Hang on; haven't we forgotten that the Nottingham train will make the Plymouth train even later. Anyway, the screen remains the same but the announcer has just told us that the Plymouth train due on platform 8 is "delayed by 12 minutes". No departure change announcement yet for Nottingham.

The guard of the Nottingham train has whistle in mouth; the right passengers have sorted out their seats and the Plymouth people are poised to nip smartly onto the train as soon as the Nottingham train departs. Everything in the platform 8 garden is lovely.

But now the regulator reveals his final and hilariously devastating hand!

Disbelieving and confused passengers hear this.

Your attention please. This is a platform alteration. The delayed 0954 to Plymouth will now leave from Platform 5. Would passengers please proceed across the footbridge to join their train.


There is panic and mayhem as a gaggle of gobsmacked and gullible geriatrics (mainly) attempt to haul themselves and their luggage across the bridge as the Plymouth train draws in!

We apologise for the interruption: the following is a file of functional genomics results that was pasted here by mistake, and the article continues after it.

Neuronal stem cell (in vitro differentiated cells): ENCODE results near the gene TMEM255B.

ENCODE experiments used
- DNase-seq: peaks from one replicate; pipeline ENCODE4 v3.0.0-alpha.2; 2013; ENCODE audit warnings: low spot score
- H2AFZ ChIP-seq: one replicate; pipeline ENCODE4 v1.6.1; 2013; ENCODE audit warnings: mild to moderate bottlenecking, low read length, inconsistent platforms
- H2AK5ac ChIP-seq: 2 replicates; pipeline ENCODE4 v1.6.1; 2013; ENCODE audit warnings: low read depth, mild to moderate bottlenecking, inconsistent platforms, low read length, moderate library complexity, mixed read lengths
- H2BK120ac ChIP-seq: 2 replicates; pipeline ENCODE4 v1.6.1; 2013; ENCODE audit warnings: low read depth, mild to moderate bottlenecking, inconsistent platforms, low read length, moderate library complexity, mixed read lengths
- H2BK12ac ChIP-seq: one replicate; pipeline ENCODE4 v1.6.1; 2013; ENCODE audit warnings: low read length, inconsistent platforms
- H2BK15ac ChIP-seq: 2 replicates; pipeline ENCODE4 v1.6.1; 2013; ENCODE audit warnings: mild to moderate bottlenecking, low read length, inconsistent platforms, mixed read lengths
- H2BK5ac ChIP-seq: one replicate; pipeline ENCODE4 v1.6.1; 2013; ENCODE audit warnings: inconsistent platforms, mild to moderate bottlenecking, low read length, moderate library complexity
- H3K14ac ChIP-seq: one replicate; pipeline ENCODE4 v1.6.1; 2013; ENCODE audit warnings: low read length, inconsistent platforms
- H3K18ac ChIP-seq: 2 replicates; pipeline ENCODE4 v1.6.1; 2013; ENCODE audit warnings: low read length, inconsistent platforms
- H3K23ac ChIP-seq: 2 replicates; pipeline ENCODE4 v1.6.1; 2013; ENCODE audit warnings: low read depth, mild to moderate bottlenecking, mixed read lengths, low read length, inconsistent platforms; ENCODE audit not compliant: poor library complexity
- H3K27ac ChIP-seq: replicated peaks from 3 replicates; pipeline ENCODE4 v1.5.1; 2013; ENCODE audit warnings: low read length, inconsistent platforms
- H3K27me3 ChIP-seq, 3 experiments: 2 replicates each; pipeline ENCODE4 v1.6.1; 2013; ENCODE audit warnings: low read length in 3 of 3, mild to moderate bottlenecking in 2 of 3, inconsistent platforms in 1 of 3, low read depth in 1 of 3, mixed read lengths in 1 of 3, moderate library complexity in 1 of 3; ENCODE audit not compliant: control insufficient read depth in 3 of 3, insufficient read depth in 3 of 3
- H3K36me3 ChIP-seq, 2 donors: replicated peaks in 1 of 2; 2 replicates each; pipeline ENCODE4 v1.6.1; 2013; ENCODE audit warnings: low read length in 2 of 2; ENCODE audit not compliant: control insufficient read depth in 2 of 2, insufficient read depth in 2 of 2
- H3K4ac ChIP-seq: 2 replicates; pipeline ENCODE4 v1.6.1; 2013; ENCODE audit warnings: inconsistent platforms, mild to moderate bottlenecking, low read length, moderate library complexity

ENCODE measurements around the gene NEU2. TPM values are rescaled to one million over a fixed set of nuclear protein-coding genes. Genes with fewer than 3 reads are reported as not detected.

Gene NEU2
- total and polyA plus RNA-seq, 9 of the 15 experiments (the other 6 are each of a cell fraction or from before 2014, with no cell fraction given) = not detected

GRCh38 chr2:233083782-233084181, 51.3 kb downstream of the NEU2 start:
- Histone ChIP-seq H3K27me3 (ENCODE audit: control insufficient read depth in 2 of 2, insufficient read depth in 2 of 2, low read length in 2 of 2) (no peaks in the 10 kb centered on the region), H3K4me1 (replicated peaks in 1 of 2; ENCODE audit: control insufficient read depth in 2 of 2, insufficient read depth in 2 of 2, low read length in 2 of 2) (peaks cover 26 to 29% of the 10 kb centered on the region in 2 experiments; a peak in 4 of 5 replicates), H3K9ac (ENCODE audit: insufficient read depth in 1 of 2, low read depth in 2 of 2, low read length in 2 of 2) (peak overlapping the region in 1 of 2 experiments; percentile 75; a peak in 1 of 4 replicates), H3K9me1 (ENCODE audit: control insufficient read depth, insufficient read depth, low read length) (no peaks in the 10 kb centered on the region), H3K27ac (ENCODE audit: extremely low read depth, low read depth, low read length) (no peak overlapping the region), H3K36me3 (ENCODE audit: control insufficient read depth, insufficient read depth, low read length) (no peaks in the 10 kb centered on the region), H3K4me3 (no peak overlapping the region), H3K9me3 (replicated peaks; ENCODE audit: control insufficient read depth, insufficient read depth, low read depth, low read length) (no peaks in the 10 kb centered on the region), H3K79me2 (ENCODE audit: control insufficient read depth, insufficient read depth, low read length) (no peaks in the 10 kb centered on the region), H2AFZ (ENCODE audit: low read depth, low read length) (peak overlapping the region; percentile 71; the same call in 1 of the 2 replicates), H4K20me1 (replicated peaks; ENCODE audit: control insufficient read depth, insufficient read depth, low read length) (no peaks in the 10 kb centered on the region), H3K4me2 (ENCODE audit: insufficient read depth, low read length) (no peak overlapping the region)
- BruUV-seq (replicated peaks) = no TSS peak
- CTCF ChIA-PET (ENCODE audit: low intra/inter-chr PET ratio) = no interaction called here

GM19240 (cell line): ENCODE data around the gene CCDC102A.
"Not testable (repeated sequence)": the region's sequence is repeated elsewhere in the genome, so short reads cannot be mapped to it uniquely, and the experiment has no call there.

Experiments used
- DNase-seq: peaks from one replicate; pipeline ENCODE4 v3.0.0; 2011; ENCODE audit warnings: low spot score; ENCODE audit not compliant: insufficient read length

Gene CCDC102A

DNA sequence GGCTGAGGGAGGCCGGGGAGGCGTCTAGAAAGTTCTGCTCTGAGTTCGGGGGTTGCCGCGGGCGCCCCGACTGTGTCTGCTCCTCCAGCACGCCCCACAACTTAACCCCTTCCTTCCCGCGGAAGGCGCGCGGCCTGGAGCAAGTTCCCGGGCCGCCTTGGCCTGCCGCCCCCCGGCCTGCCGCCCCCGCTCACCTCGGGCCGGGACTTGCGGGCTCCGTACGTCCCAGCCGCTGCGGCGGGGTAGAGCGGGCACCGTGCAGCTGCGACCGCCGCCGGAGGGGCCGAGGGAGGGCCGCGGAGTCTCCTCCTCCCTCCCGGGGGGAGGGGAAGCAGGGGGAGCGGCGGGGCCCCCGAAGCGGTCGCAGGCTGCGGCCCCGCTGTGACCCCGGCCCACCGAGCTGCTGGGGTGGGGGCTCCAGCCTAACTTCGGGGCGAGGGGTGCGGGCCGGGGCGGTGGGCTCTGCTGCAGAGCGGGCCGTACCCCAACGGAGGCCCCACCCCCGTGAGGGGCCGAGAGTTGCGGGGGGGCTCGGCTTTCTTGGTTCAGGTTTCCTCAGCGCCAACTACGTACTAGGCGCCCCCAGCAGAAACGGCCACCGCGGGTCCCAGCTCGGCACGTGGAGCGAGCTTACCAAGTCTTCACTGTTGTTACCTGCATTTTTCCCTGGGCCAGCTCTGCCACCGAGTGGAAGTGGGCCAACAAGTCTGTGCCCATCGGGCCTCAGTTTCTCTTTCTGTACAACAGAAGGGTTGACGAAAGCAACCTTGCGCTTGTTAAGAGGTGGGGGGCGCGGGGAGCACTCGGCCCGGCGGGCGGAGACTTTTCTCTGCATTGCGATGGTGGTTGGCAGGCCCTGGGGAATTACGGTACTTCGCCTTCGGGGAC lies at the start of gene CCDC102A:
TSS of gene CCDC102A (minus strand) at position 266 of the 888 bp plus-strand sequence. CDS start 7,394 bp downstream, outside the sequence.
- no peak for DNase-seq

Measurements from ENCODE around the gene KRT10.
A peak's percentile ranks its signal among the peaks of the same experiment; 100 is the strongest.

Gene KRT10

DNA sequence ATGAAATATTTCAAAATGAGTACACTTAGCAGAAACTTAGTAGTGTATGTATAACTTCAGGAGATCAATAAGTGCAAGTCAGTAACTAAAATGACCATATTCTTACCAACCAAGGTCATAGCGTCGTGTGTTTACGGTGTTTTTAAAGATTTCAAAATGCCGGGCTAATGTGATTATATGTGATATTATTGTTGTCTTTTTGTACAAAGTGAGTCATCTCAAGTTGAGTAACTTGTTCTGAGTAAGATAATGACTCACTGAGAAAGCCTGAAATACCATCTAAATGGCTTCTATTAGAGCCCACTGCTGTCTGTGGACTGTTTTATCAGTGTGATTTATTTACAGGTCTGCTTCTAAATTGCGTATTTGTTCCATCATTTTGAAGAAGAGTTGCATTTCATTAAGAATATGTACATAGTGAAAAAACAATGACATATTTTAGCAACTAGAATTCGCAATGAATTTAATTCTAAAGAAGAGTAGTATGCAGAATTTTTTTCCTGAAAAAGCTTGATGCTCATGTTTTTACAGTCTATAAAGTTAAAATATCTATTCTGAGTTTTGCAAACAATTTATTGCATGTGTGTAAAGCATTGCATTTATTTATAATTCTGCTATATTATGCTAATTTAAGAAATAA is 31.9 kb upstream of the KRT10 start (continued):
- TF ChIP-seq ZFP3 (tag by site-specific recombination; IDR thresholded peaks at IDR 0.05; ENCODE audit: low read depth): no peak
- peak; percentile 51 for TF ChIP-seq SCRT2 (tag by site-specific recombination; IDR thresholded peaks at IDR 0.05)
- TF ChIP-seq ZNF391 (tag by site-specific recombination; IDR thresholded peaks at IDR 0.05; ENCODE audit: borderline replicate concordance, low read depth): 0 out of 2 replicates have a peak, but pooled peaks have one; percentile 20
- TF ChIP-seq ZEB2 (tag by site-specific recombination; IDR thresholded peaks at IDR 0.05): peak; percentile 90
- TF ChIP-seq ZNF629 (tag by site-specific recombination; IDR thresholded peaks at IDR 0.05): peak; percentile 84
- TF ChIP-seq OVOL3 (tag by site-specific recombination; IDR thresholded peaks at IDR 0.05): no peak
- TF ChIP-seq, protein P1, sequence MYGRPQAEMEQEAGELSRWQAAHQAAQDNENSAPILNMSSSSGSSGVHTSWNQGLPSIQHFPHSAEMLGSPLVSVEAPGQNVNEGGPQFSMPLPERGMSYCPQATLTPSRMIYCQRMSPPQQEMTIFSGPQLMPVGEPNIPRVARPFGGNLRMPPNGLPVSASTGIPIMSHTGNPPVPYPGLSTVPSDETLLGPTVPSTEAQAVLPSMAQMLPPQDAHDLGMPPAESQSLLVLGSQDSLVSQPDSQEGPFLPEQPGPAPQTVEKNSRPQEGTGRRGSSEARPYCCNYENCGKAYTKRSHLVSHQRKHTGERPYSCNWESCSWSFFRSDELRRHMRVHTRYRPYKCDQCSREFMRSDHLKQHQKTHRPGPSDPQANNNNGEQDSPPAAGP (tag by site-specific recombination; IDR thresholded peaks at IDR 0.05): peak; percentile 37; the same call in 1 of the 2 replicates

Platform 5, until now, has remained empty throughout this whole procedure. It is normally used by terminating London trains.
fbb is joining the Plymouth train so misses the end of the Professor's class. But he expects the learned gentleman to be delighted with the way in which the station team have mishandled the situation. The simple solution, namely to decide send the Plymouth train into Platform 5 as soon as the conflict appeared, had not occurred to the mysterious creators of customer confusion.

As the Plymouth train left, fbb craned his creaky neck and saw the Nottingham train still stactic in Platform 8. It was later shown on-line as running 14 minutes late from Dronfield.

Double success!

fbb is seriously considering applying for this particular course next year. After his recent experiences on Sheffield buses, he will be well qualified to share a few "intermodal" tips on how to manage public transport and its passengers.

But for the old man and No 3 son, the journey, although delayed slightly, arrived at Exeter St David's in good time for his SouthWest trains class 159 to Axminster. His delight was redoubled at "The Plymouth Train" was an HST and oh so superior to a voyager.
A letter to "The Star" in Sheffield
I live in Bradwell and used the bus to get home from Sheffield last Wednesday, my first experience of the new timetable. I waited at the bus station for the 1340 and the bus was 20 minutes late, no explanation as to why. Some people waiting said the earlier bus hadn’t arrived.

I caught the bus both ways on Friday. I caught the 9.25 to Sheffield, due to traffic and the number of pick-ups it makes on the new route, it was late getting in so I was late for my 10.30 appointment. I intended to catch the 14.40 return bus, however, the timetable shows that this no longer serves Bradwell ...